Business Litigation Lawyers | Decatur Office | Serving Hartselle, AL
300 Market Street, Suite 201AB, Decatur, AL 35601
Business Litigation Lawyers | Moulton Office | Serving Hartselle, AL
652 Walnut St, Moulton, AL 35650
Lead Counsel independently verifies Business Litigation attorneys in Hartselle and checks their standing with Alabama bar associations.Our Verification Process and Criteria
When disputes arise in business dealings that cannot be resolved through arbitration or mediation, litigation is the only recourse. Business litigation is an adversarial process in which each side presents its case to be decided by a third party, either a state or federal judge, jury, or administrative agency.
If you are bringing a lawsuit or defending against one, consulting with a Hartselle attorney practicing business litigation is the first step in protecting your rights. The attorney can analyze the circumstances of the conflict, apply the law, and recommend the best course of action.
No matter what your legal issue may be, it is always best to seek legal help early in the process. An attorney can help secure what is likely to be the best possible outcome for your situation and avoid both unnecessary complications or errors.
An experienced lawyer should be able to communicate a basic “road map” on how to proceed. The lawyer should be able to walk you through the anticipated process, key considerations, and potential pitfalls to avoid. Once you’ve laid out the facts of your situation to the lawyer, he/she should be able to frame expectations and likely scenarios to help you understand your legal issue.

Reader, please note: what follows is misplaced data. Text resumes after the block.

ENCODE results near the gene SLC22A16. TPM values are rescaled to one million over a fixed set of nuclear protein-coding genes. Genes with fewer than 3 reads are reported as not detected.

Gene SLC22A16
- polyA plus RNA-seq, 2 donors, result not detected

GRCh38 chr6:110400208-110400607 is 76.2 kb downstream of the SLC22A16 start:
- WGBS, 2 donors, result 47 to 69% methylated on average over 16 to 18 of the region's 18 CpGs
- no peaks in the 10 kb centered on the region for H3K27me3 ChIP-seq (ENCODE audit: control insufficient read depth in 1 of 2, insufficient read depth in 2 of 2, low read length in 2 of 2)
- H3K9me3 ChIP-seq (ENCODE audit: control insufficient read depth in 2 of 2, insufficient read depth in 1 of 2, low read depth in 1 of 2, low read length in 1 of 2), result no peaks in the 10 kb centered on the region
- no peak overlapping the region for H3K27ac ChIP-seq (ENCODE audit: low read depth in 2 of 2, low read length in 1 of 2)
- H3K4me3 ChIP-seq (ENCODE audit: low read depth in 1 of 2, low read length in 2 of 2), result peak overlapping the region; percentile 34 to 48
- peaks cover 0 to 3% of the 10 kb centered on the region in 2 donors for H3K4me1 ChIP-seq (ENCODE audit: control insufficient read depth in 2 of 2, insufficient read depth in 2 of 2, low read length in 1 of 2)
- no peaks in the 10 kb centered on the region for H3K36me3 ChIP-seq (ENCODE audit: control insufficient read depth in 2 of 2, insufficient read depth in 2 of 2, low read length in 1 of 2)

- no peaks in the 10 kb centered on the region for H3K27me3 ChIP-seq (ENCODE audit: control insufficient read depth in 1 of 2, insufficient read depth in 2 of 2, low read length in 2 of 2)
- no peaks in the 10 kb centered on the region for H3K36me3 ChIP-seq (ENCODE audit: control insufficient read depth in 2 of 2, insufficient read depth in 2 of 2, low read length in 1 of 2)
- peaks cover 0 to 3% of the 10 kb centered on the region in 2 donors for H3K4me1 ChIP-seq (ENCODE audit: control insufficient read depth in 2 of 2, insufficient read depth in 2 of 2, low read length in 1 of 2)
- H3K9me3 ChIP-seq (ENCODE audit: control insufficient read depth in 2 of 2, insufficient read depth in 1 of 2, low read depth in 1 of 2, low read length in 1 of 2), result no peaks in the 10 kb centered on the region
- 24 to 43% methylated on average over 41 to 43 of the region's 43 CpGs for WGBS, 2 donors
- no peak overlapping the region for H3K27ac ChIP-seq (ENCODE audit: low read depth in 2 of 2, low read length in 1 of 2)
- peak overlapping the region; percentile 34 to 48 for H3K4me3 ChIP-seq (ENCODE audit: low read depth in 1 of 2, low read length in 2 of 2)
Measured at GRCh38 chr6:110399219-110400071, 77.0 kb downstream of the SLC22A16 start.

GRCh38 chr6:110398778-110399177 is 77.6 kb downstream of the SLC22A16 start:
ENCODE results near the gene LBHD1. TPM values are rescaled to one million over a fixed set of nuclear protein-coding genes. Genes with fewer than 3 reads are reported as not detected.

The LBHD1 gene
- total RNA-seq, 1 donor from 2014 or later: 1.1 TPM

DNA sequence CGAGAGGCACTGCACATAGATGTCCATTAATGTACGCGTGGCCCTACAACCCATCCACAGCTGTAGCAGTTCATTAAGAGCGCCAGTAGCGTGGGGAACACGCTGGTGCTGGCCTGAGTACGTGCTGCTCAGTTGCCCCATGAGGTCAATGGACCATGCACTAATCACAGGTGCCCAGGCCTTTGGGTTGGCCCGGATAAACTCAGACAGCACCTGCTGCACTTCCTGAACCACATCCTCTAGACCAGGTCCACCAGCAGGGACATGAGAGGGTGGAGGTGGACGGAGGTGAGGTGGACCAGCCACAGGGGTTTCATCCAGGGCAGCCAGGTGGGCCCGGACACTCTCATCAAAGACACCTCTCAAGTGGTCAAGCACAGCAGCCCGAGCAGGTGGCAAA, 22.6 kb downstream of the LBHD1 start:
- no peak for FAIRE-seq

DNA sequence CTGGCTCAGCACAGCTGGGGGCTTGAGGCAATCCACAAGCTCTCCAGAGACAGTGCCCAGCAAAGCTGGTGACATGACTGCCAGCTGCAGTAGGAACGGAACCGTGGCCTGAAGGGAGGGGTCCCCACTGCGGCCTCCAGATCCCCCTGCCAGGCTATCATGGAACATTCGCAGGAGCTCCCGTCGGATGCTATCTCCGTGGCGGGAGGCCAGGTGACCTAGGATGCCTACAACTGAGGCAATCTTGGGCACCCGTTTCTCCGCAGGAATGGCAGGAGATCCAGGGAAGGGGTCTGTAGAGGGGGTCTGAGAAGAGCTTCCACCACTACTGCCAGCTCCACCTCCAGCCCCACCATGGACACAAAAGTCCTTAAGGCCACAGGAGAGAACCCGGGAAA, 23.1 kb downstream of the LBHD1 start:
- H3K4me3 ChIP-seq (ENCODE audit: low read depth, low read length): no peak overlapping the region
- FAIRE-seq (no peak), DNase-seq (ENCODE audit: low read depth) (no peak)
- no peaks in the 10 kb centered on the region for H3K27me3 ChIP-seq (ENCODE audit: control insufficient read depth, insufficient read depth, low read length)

For most consumer legal issues, the size of the practice is much less important than the experience, competence, and reputation of the attorney(s) handling your case. Among the most important factors when choosing an attorney are your comfort level with the attorney or practice and the attorney’s track record in bringing about quick, successful resolutions to cases similar to yours.
Pro se – This Latin term refers to representing yourself in court instead of hiring professional legal counsel. Pro se representation can occur in either criminal or civil cases.
Statute – Refers to a law created by a legislative body. For example, the laws enacted by Congress are statutes.
Subject matter jurisdiction – Requirement that a particular court have authority to hear the claim based on the specific type of issue brought to the court. For example, the U.S. Bankruptcy Court only has subject matter jurisdiction over bankruptcy filings, therefore it does not have the authority to render binding judgment over other types of cases, such as divorce.